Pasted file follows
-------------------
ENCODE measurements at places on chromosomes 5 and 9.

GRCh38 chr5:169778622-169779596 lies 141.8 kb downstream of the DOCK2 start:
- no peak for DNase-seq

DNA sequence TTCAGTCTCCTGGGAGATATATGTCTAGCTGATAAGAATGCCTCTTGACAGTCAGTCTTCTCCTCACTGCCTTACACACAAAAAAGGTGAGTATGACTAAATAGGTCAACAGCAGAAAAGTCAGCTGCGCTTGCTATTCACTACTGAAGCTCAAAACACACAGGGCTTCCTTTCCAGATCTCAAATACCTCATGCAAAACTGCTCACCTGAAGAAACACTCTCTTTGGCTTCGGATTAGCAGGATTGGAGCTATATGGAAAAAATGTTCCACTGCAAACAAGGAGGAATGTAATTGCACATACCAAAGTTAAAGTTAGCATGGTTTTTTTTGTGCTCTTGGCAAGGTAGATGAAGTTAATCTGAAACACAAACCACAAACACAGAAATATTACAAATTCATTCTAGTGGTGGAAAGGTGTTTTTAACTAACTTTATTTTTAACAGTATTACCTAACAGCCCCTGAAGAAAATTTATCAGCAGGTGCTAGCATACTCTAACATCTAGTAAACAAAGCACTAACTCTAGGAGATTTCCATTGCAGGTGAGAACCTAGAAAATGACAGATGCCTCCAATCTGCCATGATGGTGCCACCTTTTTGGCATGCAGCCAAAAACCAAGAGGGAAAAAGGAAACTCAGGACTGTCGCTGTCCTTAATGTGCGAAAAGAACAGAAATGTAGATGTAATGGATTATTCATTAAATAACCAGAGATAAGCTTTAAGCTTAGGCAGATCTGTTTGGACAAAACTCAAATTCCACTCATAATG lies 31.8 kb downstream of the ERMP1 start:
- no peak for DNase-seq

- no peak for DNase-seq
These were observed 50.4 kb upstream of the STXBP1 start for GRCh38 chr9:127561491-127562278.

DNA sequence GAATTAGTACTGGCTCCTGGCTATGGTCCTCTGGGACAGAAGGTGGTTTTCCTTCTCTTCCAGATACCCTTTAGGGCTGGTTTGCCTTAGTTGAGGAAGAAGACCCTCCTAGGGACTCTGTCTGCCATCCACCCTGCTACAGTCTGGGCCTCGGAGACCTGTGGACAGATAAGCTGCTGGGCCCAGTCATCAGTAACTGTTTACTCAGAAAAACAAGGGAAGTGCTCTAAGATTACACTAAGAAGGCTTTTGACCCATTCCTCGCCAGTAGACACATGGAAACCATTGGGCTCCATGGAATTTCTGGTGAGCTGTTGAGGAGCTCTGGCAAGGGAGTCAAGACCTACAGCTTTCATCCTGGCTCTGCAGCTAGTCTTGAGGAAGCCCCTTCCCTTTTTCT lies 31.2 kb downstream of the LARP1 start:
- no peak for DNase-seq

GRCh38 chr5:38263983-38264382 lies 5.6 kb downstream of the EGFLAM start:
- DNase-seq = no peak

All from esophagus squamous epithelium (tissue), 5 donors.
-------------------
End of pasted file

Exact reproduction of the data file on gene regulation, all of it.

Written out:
ENCODE measurements at places on chromosomes 5 and 9.

GRCh38 chr5:169778622-169779596 lies 141.8 kb downstream of the DOCK2 start:
- no peak for DNase-seq

DNA sequence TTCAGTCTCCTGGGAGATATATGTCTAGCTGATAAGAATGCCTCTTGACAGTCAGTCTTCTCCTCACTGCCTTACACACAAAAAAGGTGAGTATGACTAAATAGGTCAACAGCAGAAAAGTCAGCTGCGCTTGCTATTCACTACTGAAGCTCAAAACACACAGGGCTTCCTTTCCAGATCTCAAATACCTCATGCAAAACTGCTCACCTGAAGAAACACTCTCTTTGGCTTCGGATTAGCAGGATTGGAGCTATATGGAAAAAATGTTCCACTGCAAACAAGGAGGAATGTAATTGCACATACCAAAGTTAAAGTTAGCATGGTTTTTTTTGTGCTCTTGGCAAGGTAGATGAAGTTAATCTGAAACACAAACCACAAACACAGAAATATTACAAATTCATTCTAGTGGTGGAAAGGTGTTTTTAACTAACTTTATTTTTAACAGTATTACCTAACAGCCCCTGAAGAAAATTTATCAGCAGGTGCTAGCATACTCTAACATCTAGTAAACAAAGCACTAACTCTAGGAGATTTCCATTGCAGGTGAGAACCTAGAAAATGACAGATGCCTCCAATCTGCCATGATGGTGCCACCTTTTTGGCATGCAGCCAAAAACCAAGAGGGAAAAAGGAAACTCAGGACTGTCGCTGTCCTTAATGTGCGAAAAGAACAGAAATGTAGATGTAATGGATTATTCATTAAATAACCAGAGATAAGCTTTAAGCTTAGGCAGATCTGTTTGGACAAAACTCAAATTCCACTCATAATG lies 31.8 kb downstream of the ERMP1 start:
- no peak for DNase-seq

- no peak for DNase-seq
These were observed 50.4 kb upstream of the STXBP1 start for GRCh38 chr9:127561491-127562278.

DNA sequence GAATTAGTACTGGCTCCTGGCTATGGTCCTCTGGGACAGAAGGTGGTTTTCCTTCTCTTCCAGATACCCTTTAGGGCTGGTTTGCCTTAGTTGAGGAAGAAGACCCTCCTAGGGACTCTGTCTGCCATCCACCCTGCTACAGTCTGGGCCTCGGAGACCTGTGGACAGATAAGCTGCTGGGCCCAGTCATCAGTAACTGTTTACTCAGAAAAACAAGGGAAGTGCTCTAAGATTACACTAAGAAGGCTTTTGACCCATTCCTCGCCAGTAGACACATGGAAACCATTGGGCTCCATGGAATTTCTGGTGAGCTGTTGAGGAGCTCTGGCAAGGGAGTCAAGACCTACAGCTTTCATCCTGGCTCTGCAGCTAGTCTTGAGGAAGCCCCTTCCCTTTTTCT lies 31.2 kb downstream of the LARP1 start:
- no peak for DNase-seq

GRCh38 chr5:38263983-38264382 lies 5.6 kb downstream of the EGFLAM start:
- DNase-seq = no peak

All from esophagus squamous epithelium (tissue), 5 donors.